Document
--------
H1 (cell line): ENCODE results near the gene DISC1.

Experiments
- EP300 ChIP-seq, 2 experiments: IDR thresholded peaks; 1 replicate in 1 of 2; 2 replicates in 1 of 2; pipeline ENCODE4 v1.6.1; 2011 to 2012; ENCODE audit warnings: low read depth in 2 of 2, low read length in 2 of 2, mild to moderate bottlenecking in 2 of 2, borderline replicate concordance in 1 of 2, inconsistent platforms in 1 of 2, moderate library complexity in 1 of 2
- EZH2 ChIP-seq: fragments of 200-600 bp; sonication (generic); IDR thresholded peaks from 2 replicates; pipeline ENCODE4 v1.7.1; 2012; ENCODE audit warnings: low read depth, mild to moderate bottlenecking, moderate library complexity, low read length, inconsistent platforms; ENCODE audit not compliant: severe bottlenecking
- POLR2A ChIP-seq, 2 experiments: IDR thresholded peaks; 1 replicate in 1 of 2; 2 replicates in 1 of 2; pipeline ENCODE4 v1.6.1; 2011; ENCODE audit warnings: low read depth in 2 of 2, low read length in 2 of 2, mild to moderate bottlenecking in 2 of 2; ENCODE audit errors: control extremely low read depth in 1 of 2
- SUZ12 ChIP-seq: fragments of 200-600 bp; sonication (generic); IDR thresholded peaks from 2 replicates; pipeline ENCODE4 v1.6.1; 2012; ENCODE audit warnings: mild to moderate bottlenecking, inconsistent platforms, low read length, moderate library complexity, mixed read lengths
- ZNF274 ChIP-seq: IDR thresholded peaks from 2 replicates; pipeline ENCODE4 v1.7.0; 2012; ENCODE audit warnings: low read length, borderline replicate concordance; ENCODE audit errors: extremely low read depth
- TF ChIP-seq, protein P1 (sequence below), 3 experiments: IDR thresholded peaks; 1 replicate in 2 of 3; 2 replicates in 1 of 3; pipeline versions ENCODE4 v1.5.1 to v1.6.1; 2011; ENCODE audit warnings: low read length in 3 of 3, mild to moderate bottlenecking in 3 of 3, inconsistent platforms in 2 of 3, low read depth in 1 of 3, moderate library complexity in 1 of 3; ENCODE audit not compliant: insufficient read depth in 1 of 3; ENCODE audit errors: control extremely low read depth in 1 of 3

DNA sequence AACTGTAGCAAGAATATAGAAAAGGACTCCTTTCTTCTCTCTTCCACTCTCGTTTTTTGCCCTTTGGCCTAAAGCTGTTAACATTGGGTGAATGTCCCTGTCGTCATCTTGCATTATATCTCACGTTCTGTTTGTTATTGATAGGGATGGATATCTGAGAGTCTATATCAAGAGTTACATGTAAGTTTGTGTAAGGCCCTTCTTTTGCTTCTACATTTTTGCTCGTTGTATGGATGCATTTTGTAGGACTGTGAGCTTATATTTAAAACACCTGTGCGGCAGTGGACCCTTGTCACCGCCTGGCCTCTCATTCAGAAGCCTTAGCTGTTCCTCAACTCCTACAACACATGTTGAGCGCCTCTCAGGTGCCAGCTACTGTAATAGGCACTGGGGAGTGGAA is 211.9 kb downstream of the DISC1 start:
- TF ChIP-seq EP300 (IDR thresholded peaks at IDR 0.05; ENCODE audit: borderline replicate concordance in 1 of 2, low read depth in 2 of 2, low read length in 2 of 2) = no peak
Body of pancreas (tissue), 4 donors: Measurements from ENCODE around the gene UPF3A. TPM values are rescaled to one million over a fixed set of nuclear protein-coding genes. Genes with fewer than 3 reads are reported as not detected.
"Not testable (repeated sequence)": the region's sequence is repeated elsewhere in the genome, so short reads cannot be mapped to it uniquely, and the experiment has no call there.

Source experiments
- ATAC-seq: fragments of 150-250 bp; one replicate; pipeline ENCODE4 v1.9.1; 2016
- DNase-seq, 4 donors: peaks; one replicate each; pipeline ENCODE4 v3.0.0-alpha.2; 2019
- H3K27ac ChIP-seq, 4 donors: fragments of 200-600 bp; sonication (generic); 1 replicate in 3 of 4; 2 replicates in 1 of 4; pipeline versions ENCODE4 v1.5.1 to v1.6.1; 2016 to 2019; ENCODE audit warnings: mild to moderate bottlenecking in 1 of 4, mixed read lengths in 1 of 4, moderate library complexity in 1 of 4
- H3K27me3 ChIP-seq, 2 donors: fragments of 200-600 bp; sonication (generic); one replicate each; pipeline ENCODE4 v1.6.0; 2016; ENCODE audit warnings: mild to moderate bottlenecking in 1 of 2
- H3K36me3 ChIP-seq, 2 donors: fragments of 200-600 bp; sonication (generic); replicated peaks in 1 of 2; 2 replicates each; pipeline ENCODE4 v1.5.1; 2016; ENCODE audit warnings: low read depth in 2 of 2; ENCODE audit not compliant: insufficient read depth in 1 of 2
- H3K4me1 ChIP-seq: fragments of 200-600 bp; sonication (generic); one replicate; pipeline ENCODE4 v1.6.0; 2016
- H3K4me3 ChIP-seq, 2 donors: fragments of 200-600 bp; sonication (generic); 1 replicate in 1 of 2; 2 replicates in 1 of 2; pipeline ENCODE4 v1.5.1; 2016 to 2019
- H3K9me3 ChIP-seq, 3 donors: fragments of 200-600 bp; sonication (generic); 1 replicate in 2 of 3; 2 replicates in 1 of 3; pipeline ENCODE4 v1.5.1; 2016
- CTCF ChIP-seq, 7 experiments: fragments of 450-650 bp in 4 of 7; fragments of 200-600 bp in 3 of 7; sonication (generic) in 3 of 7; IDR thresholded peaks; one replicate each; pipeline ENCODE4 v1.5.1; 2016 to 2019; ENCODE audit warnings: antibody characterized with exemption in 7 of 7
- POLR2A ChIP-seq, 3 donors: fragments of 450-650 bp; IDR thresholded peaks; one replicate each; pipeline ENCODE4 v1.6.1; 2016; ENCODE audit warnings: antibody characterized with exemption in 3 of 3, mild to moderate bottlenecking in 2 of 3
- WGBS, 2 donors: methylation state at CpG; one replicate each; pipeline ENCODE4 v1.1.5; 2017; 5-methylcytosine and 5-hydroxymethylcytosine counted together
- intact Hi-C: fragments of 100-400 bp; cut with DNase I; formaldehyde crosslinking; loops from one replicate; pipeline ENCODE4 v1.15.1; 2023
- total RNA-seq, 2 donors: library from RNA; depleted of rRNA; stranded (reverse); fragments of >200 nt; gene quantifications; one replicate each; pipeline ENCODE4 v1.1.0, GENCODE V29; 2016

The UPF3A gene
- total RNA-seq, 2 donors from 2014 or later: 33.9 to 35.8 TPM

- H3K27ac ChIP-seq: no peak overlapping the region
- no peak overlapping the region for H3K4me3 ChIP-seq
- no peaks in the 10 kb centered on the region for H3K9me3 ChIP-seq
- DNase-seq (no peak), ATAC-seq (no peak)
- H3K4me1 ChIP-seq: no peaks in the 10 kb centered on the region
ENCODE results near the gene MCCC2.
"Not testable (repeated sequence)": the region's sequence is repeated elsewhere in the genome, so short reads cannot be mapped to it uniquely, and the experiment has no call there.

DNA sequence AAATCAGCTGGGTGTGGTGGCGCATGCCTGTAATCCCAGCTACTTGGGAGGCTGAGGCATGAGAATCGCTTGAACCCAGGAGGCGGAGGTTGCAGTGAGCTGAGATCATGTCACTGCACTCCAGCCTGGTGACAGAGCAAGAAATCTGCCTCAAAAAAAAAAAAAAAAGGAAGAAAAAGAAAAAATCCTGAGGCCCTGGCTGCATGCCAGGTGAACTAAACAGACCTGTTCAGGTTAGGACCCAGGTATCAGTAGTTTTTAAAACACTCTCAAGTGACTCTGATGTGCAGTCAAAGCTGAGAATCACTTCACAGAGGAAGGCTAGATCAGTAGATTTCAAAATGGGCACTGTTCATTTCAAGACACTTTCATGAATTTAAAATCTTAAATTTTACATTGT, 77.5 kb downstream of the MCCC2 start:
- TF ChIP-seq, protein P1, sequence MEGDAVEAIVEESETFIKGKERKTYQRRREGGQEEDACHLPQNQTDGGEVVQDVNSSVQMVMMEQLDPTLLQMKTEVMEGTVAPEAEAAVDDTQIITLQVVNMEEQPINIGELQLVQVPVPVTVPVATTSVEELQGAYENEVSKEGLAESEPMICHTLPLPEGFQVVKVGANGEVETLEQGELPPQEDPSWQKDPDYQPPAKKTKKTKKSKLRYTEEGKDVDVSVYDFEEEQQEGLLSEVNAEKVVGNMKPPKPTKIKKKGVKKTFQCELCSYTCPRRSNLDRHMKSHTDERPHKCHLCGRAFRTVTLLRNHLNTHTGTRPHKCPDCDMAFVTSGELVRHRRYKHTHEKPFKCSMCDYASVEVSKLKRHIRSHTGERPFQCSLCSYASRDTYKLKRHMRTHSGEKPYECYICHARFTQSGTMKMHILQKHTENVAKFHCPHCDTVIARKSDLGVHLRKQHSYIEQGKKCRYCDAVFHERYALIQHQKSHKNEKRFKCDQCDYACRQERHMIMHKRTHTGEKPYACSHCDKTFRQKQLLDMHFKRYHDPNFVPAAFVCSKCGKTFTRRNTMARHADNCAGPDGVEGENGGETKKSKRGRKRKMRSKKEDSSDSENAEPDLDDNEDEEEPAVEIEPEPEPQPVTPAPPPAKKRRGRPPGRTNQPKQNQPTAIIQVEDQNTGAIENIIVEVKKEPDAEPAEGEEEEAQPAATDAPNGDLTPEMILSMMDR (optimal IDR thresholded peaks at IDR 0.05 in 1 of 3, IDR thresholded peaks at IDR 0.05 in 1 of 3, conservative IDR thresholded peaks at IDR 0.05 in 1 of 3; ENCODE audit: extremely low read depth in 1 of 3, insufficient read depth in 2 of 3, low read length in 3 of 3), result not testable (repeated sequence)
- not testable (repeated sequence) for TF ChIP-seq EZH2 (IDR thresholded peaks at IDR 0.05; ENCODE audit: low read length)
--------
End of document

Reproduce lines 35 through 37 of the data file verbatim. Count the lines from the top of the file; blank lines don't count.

"Not testable (repeated sequence)": the region's sequence is repeated elsewhere in the genome, so short reads cannot be mapped to it uniquely, and the experiment has no call there.

DNA sequence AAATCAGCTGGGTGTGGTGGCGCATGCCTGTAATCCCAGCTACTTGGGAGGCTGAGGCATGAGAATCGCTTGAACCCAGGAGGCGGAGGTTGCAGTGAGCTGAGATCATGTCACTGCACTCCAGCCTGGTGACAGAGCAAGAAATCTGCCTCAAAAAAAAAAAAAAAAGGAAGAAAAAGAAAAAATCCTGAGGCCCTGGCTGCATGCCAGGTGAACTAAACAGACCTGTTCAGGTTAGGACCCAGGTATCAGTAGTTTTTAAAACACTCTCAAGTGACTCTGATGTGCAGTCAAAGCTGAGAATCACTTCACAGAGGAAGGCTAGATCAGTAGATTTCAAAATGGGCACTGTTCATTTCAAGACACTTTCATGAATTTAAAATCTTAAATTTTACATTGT, 77.5 kb downstream of the MCCC2 start:
- TF ChIP-seq, protein P1, sequence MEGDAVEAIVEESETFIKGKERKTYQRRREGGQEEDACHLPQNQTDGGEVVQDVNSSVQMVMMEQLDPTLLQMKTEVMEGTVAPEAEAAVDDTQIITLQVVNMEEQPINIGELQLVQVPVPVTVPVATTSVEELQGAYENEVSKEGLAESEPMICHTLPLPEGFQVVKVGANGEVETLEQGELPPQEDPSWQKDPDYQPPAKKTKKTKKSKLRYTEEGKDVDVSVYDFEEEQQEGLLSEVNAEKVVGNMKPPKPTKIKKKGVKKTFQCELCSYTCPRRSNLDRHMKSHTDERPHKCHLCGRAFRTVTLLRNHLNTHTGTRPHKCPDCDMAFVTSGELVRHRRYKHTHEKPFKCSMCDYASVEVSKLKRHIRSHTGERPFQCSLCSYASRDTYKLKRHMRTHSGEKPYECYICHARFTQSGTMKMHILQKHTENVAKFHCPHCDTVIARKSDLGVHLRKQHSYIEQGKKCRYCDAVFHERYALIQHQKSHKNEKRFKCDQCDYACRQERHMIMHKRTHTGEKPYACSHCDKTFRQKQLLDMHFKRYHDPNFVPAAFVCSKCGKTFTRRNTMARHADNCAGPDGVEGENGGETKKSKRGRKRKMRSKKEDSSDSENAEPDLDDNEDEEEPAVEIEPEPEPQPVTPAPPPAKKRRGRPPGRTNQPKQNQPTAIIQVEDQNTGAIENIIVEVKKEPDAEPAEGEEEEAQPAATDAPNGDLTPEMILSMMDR (optimal IDR thresholded peaks at IDR 0.05 in 1 of 3, IDR thresholded peaks at IDR 0.05 in 1 of 3, conservative IDR thresholded peaks at IDR 0.05 in 1 of 3; ENCODE audit: extremely low read depth in 1 of 3, insufficient read depth in 2 of 3, low read length in 3 of 3), result not testable (repeated sequence)